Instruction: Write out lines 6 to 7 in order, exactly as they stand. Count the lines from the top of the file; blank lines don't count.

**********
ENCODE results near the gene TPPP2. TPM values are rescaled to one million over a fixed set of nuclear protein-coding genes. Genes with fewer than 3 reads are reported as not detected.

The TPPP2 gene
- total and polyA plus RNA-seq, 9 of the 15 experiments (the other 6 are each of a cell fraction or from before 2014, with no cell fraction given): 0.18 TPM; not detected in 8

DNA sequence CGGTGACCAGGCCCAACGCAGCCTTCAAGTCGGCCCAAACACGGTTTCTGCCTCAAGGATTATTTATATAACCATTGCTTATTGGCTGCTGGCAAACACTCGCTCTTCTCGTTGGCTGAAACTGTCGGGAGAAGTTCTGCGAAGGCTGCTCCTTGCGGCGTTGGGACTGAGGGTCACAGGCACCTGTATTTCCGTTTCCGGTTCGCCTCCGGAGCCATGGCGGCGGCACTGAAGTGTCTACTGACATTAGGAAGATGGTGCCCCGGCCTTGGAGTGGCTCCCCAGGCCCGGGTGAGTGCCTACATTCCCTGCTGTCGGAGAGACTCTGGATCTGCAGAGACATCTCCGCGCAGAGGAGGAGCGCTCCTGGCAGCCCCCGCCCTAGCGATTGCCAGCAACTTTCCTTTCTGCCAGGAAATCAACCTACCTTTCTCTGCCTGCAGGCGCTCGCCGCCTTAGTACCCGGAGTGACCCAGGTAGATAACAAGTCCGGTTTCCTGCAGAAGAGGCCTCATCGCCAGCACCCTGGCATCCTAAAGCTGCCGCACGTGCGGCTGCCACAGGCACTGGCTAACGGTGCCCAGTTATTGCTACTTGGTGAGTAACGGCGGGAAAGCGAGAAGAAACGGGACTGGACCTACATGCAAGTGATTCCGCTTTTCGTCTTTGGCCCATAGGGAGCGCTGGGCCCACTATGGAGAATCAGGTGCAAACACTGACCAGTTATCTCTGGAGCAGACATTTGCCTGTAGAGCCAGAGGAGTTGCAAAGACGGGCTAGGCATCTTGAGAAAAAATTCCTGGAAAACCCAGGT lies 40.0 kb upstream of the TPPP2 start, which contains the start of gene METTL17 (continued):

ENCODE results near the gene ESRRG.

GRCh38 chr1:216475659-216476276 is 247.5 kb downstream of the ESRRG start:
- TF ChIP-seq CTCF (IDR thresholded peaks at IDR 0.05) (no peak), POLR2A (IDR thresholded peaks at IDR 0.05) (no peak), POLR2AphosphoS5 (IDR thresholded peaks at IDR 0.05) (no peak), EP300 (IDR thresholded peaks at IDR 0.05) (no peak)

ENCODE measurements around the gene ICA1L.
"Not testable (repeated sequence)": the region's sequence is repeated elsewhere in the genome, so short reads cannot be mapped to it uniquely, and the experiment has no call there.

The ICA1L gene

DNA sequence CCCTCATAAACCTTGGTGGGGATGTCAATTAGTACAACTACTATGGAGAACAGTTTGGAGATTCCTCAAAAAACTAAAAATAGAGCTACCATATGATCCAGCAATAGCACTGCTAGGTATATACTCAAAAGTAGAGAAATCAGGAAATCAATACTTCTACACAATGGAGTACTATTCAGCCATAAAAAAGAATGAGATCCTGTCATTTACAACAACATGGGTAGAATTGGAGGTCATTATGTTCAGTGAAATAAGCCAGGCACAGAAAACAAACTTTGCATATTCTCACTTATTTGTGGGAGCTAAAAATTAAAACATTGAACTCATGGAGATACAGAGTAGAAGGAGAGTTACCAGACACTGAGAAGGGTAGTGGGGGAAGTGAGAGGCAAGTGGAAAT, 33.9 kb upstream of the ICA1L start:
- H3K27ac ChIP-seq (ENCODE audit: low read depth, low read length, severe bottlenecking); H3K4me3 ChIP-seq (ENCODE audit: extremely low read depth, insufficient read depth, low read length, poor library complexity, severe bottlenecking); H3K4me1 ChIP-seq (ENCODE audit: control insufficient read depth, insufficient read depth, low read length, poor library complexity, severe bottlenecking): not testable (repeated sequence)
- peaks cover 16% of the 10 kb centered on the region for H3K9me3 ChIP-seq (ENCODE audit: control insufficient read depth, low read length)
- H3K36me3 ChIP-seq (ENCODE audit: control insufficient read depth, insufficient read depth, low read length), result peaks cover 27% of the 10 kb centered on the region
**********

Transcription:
GRCh38 chr1:216475659-216476276 is 247.5 kb downstream of the ESRRG start:
- TF ChIP-seq CTCF (IDR thresholded peaks at IDR 0.05) (no peak), POLR2A (IDR thresholded peaks at IDR 0.05) (no peak), POLR2AphosphoS5 (IDR thresholded peaks at IDR 0.05) (no peak), EP300 (IDR thresholded peaks at IDR 0.05) (no peak)